FICO is an acronym for Fair Isaac Corporation. The name splices the names of the company's founders, Bill Fair and Earl Isaac. Initially founded to aid in statistical business analysis, FICO is synonymous with credit scoring models used by major reporting bureaus.
The Fair Isaac Corporation was founded in 1956. Fair, an engineer, and Isaac, a mathematician, each invested $400 to start the company. Fair Isaac Corporation's first credit scoring model, used by companies to evaluate the creditworthiness of loan applicants, was introduced in 1958. Starting in 1991, all three of the major U.S. credit reporting bureaus incorporated the FICO model into their credit scoring. Those bureaus are Equifax, TransUnion and Experian.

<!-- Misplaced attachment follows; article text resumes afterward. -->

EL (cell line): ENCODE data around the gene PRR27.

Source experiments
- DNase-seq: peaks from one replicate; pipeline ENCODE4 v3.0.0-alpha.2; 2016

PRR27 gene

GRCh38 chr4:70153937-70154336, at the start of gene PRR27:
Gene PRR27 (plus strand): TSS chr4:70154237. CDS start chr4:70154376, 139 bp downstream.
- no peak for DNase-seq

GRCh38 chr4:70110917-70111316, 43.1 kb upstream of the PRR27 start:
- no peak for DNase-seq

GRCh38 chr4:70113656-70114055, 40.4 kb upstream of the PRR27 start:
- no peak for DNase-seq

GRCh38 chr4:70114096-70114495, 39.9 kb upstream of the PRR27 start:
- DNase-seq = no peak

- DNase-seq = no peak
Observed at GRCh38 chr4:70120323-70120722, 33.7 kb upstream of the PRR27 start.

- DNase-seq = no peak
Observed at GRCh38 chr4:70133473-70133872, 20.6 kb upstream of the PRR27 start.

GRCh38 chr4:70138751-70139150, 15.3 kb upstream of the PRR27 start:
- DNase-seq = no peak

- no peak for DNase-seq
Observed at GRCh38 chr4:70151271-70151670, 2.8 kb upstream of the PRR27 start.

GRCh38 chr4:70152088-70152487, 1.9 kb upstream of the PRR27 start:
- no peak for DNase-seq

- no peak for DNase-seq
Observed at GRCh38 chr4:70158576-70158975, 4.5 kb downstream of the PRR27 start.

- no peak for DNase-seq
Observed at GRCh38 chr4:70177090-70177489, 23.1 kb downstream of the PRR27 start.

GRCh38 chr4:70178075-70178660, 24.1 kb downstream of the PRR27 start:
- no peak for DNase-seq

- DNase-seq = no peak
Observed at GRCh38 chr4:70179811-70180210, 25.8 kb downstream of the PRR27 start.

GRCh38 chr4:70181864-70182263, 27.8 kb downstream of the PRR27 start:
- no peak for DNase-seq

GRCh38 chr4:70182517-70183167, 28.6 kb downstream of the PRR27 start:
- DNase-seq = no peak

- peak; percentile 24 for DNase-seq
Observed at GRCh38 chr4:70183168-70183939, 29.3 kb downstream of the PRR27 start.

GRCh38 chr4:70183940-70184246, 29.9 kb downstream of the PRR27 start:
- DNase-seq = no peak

The FICO scoring model is based on five categories that collectively represent a person's borrowing history, according to the MyFICO website. Payment history is most significant, as it impacts 35 percent of a person's FICO score. Amounts owed, which includes a credit utilization ratio, is 30 percent. This ratio is the amount of debt balances expressed as a percent of available credit, and a high ratio suggests the applicant might be desperate for credit. Length of credit history affects 15 percent of the score. New credit and types of credit each account for 10 percent of the FICO score. A person's score and information from the credit bureaus are useful to lenders when reviewing credit applications.